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Aug 12 / Prinza

The explosive Ms Dynamite: written by @AYanneyTBBL

The ‘Comic Book Hero’ genre often tends to be a male dominated affair, featuring tales of epic proportion.

In the music industry, we as consumers also frequently encounter regular individuals from humble backgrounds who instantaneously transform onstage into breathtaking superhero alter-egos. Before Beyoncé gave us “Sasha Fierce”, there was Niomi Arleen Mclean-Daley, a.k.a. Ms. Dynamite.

Using her special powers of lyrical dexterity and a razor-sharp ear for solid production, Ms. Dynamite proved to be a timely superhero at the dawn of a new millennium.

Passionate and committed to saving the youth of inner-city Britain from ignorance, violence depression, addiction and a general sense of nihilism, Ms. Dynamite provided through her music positive messages of empowerment, self-respect and elevation. She is also a double BRIT Award and three-time MOBO Award winning UK garage, R&B and hip hop singer, rapper and Master of Ceremonies.

Born and raised in Archway, a district in North London in 1981, Ms. Dynamite is of mixed parentage to a Jamaican father and a Scottish mother. She attended Acland Burghley School in London.

As a child, she was exposed to a rich palette of sounds; namely reggae and hip hop music. During her formative yearsNiomi had a deep conviction to one day become a schoolteacher or social worker.  Subsequently, her sense of urgency to uplift, coach or aid people in difficulty would be an indelible aspect of her work in music. Indeed, whilst getting a ‘proper job’ weighed heavy on her mind, her biggest aspiration was to be a musician.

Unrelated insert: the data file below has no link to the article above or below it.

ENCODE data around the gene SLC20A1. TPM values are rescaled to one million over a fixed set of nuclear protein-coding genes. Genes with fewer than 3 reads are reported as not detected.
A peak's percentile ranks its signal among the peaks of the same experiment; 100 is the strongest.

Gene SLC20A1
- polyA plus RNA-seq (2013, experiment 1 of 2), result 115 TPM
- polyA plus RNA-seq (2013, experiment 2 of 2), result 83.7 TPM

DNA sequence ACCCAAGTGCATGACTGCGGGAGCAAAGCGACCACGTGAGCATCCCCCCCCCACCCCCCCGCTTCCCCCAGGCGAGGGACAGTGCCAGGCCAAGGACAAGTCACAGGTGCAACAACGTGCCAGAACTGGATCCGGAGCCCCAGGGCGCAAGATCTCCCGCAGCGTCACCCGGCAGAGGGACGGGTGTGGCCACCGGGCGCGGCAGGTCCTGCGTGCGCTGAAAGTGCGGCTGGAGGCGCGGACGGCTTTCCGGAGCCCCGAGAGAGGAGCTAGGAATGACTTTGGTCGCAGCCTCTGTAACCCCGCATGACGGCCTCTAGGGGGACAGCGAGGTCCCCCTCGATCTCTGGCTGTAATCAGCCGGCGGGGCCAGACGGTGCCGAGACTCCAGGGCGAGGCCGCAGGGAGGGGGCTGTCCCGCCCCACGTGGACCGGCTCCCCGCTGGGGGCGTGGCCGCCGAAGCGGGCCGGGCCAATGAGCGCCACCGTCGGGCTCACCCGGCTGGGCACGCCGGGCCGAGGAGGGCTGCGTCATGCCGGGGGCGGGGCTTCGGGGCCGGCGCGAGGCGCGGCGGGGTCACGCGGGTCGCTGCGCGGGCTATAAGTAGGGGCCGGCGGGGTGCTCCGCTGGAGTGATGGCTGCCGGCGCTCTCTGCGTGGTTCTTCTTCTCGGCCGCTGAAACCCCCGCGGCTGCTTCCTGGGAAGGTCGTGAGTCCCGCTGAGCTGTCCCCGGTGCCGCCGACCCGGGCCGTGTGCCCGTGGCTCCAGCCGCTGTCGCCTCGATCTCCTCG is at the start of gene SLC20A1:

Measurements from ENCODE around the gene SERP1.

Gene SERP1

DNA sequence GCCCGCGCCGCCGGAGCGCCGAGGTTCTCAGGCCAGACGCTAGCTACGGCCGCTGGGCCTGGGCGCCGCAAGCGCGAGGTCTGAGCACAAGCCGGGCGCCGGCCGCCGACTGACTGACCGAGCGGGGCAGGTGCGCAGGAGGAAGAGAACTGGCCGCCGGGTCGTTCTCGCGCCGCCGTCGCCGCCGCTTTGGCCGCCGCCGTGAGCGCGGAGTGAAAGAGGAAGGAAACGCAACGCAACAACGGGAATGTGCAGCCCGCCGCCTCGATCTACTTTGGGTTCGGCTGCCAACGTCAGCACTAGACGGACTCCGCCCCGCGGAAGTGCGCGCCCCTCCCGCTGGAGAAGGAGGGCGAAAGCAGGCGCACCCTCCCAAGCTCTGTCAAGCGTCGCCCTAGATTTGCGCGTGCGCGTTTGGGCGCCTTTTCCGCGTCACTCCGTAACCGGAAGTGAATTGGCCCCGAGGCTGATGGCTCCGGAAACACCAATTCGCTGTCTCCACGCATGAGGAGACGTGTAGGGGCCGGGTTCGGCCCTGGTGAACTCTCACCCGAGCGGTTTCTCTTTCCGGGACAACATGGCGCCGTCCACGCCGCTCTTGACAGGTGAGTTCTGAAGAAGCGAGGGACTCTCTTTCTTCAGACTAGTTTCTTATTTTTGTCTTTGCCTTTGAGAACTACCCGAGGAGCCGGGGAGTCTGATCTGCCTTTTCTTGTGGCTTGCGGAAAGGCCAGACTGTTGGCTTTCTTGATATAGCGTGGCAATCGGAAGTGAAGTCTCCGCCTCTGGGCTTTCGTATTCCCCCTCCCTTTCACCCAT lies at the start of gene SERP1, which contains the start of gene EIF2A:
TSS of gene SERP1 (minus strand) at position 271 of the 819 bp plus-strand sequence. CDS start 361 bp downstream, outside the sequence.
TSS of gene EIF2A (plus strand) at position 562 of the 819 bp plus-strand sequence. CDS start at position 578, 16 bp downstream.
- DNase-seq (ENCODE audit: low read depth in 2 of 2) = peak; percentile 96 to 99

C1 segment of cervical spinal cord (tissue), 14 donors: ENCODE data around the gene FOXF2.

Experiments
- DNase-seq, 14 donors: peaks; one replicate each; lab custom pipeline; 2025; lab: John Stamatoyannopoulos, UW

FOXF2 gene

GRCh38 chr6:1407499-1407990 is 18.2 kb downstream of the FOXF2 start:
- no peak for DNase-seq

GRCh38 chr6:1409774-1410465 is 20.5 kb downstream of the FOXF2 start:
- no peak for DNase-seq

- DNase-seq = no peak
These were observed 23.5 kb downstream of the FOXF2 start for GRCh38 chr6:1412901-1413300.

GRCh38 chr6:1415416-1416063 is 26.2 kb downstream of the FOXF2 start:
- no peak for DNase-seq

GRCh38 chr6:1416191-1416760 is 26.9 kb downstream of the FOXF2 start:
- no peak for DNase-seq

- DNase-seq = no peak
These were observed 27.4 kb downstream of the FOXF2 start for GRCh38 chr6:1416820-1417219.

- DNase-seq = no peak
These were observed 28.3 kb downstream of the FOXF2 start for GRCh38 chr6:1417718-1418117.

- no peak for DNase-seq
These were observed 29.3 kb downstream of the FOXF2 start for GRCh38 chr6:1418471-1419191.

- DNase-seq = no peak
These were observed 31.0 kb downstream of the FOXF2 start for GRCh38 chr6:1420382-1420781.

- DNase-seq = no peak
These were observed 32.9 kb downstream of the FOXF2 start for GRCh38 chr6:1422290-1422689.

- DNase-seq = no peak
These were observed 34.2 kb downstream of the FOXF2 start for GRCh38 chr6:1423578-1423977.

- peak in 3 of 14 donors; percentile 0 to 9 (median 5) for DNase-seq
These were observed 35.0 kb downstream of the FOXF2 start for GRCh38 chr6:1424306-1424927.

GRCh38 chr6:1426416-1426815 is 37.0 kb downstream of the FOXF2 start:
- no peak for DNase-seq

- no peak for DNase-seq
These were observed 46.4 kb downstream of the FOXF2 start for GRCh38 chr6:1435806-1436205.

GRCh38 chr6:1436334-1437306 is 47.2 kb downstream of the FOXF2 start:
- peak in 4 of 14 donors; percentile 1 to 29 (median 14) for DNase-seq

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As a teenager, McLean-Daley’s home life was far from perfect. An absent father and a mother battling cancer meant at 13, she was primarily responsible for her siblings, in which, she is the eldest of eleven. One of whom is the renowned poet/grime/hip hop artist Akala. Within two years, the weight of maintaining the family took its toll on Niomi and she left home suffering from depression which led to substance abuse.

However, contrary to expectation, she found the strength to pursue her education and left school three years later with a place secured at Sussex University.
Dynamite (originally Lady Dynamite) became first known for her vocal ability in 2001. During her time working at the radio station RAW FM, Dynamite was discovered by Richard Forbes AKA DJ Sticky at a West End club.

She was a rising star on the UK garage underground circuit and her big break arrived on the track “Booo!” This underground classic was regularly played on London pirate radio stations and was later released as a mainstream chart single – reaching number 12.

Dynamite was snapped up by Polydor Records, and after a period as a member of the UK garage act So Solid Crew, she released her much anticipated debut album, A Little Deeper in 2002, featuring the hit songs “It Takes More” and “Dy-na-mi-tee”.